Could Running Barefoot Be Healthier For The Body?
Running has become an extremely popular sport and activity, not to mention that it can also save your life if you are being chased! But did you also know that there are many health benefits brought about by engaging in running or jogging including:
- Improved cardiovascular and respiratory systems leading to improved endurance and circulation.
- Improved immune system reducing the risk of catching a cold or flu.
- Increased stress reliever endorphins. Exercise, including walking, jogging and running increases endorphins that have a “happy” effect on body and mind. Stress, depression, and anxiety can be reduced by exercise.
- Weight loss. Running (and even walking) is one of the best ways to burn calories and maintain a consistently healthy weight.
- More energy! Running helps to burn off excess “stress” energy brought about by our daily routines. This allows for a better restorative night’s sleep, which results in more productive energy.
However, running done incorrectly can be a double-edged sword, and much of that “sword” comes from the type of shoes we wear when we run/jog/walk.
Generally, when we think of “running shoes” we think of shoes that protect the bottom of our feet from the terrain, and that have built-in mechanisms such as arch support, heel cushions, and toe protectors. Yet in the pursuit of protecting our feet, we inadvertently compromise the very thing that is required for efficient physiological running (and walking) movement – naturally developed foot muscles, and natural human bipedal locomotion.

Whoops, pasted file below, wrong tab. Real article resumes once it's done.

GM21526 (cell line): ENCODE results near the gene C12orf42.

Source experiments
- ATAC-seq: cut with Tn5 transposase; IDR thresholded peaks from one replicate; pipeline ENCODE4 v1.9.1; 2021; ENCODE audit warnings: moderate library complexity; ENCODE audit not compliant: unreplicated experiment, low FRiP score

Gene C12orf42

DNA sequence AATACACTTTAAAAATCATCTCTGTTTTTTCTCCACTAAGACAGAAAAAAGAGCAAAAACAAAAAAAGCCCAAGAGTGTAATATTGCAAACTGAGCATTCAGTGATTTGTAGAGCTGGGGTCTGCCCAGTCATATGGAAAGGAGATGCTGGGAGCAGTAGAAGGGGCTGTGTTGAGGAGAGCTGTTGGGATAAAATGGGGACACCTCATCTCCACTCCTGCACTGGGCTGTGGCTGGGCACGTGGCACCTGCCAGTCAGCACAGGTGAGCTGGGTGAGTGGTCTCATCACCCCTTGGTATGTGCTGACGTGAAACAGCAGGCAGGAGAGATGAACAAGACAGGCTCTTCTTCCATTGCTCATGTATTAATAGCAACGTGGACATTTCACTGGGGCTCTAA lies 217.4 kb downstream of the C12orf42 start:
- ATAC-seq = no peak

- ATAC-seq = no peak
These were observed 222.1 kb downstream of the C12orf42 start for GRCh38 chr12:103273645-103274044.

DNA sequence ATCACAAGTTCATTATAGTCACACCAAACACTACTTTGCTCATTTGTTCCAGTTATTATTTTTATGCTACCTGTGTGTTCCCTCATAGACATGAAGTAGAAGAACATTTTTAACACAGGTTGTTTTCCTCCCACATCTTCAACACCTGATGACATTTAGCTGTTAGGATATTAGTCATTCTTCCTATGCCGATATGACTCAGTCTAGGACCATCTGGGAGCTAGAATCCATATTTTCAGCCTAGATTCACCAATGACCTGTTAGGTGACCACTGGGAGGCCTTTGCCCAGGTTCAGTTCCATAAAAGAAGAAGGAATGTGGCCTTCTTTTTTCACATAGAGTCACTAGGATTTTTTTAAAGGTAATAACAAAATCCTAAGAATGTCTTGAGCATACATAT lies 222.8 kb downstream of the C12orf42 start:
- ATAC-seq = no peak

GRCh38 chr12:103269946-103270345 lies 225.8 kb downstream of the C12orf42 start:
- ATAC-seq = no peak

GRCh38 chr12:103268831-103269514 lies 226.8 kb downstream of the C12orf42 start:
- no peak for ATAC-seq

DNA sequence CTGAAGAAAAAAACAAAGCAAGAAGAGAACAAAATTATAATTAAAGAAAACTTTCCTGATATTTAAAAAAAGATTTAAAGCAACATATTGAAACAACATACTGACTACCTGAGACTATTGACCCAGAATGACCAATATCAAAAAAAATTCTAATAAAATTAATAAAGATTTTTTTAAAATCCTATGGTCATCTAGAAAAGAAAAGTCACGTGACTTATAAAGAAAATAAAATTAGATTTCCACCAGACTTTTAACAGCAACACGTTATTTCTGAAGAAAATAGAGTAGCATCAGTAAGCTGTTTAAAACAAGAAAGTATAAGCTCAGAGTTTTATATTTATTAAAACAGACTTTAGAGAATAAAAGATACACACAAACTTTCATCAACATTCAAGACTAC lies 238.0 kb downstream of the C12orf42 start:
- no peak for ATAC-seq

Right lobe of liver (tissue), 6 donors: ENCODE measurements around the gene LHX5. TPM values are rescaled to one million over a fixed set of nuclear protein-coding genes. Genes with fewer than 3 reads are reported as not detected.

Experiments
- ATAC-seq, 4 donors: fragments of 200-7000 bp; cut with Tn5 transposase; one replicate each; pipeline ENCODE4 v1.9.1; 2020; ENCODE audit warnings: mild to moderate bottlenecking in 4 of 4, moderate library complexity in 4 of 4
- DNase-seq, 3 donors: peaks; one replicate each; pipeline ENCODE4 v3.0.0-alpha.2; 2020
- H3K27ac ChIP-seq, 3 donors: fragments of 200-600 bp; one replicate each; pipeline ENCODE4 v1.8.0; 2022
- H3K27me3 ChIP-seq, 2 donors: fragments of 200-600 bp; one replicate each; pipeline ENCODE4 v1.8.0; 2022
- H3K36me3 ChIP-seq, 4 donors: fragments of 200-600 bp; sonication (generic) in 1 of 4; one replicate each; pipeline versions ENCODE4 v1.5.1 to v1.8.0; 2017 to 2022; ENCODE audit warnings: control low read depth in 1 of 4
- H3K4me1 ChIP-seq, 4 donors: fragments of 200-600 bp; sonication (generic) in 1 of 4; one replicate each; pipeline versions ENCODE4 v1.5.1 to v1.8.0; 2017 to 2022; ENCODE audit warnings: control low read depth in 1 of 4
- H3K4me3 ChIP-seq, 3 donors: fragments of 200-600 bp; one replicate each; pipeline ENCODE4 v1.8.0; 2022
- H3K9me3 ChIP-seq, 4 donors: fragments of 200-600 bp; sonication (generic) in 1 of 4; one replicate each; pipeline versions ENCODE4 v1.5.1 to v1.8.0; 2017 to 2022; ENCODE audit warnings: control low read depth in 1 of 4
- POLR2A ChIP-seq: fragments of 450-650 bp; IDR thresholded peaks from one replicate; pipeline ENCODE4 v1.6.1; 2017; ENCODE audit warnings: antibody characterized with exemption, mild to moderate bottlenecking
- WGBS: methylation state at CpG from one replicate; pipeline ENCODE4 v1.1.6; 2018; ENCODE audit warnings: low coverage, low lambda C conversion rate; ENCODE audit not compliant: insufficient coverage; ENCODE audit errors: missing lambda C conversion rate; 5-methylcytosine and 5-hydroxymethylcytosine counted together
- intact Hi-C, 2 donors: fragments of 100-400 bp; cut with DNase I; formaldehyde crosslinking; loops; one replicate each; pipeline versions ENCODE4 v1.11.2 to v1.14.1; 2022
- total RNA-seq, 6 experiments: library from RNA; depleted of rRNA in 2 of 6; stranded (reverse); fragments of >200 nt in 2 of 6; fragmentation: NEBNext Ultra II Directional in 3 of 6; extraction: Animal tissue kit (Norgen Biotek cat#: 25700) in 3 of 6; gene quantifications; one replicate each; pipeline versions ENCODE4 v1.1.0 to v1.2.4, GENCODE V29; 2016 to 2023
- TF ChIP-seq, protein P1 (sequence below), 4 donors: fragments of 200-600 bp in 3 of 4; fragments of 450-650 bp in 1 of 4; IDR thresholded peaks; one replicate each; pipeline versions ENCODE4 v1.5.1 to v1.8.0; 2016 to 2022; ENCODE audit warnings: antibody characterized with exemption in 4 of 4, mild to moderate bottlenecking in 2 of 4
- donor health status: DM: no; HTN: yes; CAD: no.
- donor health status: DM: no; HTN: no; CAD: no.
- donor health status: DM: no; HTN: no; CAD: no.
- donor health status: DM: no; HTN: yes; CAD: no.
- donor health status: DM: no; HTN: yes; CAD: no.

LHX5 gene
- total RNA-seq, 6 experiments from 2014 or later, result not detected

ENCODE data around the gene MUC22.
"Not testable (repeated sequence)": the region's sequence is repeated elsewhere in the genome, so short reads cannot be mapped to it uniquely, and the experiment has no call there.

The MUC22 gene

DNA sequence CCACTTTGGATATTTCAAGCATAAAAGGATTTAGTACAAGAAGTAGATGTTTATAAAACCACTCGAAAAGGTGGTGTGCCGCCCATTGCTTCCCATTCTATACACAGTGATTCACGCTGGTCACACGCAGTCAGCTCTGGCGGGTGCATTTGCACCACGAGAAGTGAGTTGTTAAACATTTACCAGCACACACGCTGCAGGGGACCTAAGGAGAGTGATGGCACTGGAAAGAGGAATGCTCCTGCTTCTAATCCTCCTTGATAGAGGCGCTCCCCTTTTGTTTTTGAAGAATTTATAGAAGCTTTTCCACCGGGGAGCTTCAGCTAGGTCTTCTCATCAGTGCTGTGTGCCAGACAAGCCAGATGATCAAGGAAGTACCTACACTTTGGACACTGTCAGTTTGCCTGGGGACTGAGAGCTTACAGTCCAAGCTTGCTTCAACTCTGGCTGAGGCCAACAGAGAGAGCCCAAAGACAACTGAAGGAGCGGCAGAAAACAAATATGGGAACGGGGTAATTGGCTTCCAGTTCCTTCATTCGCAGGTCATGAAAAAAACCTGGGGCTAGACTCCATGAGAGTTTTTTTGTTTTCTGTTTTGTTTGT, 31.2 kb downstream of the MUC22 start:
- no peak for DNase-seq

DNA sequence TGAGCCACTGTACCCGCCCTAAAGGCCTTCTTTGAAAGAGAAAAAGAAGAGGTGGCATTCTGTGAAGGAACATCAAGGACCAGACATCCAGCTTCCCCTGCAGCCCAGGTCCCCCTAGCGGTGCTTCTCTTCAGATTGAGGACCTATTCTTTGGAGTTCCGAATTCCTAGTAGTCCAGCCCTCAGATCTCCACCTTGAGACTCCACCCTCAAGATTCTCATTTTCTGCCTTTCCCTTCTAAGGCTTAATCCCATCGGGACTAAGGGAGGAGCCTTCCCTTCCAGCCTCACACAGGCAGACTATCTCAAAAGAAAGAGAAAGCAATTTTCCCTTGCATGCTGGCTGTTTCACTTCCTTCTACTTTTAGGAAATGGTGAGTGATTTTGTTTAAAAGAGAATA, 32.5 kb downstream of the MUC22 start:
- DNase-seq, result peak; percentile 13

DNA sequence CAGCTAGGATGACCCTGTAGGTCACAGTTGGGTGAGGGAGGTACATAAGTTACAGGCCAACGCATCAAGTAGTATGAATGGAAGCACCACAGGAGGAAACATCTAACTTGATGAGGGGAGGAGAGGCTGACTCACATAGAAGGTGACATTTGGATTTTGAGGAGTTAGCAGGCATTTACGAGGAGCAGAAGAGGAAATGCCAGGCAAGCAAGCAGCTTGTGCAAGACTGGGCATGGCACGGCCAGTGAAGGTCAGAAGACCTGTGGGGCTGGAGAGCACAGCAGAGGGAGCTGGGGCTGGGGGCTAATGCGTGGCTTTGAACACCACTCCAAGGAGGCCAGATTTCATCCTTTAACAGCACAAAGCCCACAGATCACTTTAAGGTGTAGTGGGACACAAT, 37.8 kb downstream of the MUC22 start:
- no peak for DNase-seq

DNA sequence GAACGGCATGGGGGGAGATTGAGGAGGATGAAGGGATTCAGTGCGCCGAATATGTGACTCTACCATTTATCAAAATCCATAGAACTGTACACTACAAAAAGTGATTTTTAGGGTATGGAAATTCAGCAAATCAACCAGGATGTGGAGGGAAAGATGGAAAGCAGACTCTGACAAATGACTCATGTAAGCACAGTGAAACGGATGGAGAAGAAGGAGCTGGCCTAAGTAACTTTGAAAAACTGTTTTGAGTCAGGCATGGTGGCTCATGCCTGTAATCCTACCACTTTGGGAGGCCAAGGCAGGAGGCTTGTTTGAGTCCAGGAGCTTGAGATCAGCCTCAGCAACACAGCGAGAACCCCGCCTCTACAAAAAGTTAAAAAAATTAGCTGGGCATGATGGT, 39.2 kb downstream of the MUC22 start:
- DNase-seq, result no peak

Simply speaking, the stiffness of shoes encourages a “flat-foot” and “toe-strike” step, over the natural “roll” (heel-toe) step.
The result of not utilizing the “roll” step increases the risk of ankle, knee and hip joint injuries.
Over time, the arch of the foot becomes so underdeveloped that it causes muscle weakness that can result in a “fallen arch” due to the mechanical stressors of running and jumping in these shoes.
Shoes also block the foot’s natural reflexive proprioception hindering the ability to feel changes in terrain. Without the ability to feel these changes we are unable to make necessary biomechanical adjustments, and the likelihood of spraining ligaments and/or tendons and falling increases significantly.
Today, there is a new trend in shoe wear that addresses this issue—minimus shoes, the next best thing to being barefoot.
These lightweight shoes provide protection without compromising the reflexive proprioception and allow for muscle development in the feet. However, just like with any exercise program, it takes time for the body to adjust to these newly implemented changes. If you ever wore a cast while healing a broken bone, you found out quickly that the lack of limb mobility results in muscle atrophy, and it took time to regain normal use of your limb again.
The same principle is true when it comes to a lifetime of wearing stiff shoes. The muscles, tendons, and ligaments of your feet are underdeveloped and by wearing minimus type shoes can help restore the integrity of your feet.
It is important to allow this process to occur in stages by wearing minimus type shoes for short periods at a time to help your feet adjust.